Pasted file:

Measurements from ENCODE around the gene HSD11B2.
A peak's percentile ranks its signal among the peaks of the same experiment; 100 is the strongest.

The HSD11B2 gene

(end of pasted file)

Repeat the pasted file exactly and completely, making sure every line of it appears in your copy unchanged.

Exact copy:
Measurements from ENCODE around the gene HSD11B2.
A peak's percentile ranks its signal among the peaks of the same experiment; 100 is the strongest.

The HSD11B2 gene